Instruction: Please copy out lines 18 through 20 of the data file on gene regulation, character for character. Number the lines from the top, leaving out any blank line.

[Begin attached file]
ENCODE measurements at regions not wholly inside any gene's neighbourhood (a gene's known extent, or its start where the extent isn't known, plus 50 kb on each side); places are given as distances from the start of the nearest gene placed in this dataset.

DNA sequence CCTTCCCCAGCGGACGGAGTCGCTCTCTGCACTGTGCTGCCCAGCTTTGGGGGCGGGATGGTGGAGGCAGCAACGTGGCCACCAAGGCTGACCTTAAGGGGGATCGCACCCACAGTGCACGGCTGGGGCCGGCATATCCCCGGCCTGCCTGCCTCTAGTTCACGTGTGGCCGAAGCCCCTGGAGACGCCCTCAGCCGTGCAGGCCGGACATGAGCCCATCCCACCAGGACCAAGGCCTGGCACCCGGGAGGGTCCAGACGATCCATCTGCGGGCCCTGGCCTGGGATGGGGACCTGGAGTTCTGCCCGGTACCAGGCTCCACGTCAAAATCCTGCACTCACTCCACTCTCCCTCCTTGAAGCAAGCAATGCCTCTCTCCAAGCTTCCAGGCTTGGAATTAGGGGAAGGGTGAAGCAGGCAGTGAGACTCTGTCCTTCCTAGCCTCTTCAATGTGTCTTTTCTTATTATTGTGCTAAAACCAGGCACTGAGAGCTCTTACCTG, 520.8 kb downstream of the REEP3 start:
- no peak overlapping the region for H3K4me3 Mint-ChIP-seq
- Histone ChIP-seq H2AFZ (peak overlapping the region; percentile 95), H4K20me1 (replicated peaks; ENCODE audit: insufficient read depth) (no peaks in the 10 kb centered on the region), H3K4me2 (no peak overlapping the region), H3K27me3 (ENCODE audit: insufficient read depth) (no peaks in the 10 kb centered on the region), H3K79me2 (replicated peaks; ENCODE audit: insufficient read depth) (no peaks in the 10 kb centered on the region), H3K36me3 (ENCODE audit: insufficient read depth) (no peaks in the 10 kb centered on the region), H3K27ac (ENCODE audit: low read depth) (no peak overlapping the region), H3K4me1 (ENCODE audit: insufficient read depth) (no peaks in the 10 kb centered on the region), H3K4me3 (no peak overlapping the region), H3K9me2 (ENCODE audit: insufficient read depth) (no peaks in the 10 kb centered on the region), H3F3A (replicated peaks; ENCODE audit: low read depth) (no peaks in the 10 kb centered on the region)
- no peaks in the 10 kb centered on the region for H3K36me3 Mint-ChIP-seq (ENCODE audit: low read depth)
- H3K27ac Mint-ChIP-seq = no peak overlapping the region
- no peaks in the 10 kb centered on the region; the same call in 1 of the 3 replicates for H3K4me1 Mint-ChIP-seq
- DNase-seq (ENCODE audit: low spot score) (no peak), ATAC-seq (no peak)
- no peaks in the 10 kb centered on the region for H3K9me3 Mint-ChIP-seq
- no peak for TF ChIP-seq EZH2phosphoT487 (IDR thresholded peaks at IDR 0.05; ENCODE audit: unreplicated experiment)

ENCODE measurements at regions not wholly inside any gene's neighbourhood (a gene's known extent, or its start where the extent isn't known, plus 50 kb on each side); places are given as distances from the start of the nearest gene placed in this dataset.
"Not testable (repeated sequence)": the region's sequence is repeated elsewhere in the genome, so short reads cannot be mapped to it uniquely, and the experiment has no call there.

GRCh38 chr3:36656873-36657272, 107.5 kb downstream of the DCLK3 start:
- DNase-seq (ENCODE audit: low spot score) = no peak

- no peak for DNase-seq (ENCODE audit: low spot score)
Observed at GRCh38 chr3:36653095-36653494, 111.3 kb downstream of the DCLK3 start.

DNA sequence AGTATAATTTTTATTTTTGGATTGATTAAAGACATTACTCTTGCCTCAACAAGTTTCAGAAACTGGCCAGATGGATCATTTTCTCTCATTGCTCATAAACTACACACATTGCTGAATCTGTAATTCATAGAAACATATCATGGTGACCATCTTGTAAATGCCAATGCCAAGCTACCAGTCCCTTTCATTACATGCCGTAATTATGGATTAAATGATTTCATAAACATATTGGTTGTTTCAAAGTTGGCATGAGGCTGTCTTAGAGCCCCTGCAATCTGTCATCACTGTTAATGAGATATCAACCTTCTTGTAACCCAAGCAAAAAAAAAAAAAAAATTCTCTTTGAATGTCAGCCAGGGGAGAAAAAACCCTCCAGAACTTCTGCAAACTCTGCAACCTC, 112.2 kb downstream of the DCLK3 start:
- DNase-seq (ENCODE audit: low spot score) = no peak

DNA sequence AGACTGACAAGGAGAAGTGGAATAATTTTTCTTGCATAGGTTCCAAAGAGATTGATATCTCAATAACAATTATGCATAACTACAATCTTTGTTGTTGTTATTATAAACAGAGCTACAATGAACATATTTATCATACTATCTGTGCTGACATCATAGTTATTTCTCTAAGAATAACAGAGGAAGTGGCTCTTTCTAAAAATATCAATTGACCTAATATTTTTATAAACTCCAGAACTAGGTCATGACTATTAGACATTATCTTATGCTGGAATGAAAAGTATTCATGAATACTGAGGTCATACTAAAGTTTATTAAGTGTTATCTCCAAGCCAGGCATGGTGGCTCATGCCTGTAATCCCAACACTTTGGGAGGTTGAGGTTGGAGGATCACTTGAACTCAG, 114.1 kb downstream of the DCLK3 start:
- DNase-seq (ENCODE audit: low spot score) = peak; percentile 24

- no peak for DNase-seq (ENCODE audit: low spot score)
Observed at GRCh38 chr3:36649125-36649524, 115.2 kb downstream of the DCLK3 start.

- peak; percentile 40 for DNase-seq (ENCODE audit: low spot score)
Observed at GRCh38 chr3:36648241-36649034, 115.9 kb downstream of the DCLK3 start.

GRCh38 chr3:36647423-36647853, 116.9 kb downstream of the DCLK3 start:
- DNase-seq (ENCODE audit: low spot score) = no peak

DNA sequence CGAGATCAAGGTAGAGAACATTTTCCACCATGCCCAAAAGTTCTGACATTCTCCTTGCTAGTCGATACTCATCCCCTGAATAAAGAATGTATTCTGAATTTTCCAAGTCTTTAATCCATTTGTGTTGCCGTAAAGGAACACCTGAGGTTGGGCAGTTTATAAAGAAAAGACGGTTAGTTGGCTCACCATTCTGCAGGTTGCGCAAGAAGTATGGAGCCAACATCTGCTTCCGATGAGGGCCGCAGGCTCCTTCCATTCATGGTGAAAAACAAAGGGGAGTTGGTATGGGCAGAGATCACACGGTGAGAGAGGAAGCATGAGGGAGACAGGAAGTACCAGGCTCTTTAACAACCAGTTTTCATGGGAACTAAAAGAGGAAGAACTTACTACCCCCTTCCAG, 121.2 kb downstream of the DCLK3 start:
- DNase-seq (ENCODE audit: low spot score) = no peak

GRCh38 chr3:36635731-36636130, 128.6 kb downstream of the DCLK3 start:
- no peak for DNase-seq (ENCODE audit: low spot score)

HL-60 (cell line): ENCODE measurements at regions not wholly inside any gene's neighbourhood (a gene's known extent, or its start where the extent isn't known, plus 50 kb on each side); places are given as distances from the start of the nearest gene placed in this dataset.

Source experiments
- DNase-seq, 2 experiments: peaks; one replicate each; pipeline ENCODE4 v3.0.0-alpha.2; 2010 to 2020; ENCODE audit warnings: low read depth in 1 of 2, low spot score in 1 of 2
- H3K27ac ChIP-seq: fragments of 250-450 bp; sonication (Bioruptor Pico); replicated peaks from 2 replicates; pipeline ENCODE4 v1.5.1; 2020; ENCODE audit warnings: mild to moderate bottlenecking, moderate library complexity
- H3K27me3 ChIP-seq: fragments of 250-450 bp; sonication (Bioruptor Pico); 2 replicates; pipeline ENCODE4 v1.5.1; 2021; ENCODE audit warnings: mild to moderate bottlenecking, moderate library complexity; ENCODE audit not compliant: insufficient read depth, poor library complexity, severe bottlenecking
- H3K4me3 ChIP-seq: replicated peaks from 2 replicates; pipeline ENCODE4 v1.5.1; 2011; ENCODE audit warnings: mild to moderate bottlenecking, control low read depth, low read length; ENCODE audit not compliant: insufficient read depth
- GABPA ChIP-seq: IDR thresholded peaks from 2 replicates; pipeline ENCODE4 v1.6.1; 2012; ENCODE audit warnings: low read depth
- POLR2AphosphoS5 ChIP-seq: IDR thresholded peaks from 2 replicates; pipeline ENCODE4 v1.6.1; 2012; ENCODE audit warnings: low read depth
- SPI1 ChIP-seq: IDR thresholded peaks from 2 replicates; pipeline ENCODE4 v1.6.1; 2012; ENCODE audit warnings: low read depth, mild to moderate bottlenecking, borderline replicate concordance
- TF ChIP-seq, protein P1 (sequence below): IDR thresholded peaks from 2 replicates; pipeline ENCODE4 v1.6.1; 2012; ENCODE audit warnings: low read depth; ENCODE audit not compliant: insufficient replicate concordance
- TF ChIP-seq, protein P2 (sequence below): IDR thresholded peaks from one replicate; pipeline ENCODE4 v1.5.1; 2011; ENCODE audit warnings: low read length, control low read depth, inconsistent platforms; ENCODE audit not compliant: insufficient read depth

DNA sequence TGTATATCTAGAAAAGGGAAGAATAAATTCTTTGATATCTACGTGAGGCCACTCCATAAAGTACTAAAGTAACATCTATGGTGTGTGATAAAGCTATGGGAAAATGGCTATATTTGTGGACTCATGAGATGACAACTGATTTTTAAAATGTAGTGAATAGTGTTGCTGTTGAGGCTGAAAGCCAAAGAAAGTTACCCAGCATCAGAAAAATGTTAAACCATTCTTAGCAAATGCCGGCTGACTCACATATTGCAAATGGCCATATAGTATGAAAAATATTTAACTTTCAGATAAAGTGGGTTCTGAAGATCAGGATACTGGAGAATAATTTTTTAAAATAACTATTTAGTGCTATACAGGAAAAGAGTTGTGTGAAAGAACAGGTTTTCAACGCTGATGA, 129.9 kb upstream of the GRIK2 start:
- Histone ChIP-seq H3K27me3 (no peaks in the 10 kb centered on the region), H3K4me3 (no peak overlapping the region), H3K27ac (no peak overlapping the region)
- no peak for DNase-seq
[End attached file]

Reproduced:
- DNase-seq (ENCODE audit: low spot score) = no peak

DNA sequence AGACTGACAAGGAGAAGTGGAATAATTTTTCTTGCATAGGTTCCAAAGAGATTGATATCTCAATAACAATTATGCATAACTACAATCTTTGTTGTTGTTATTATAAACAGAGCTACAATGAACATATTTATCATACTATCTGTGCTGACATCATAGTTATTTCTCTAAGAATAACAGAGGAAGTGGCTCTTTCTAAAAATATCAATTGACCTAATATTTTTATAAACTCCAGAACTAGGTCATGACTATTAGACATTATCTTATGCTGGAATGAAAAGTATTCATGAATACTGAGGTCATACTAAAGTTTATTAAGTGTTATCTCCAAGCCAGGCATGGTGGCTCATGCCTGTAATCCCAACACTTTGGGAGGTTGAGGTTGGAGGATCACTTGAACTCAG, 114.1 kb downstream of the DCLK3 start:
- DNase-seq (ENCODE audit: low spot score) = peak; percentile 24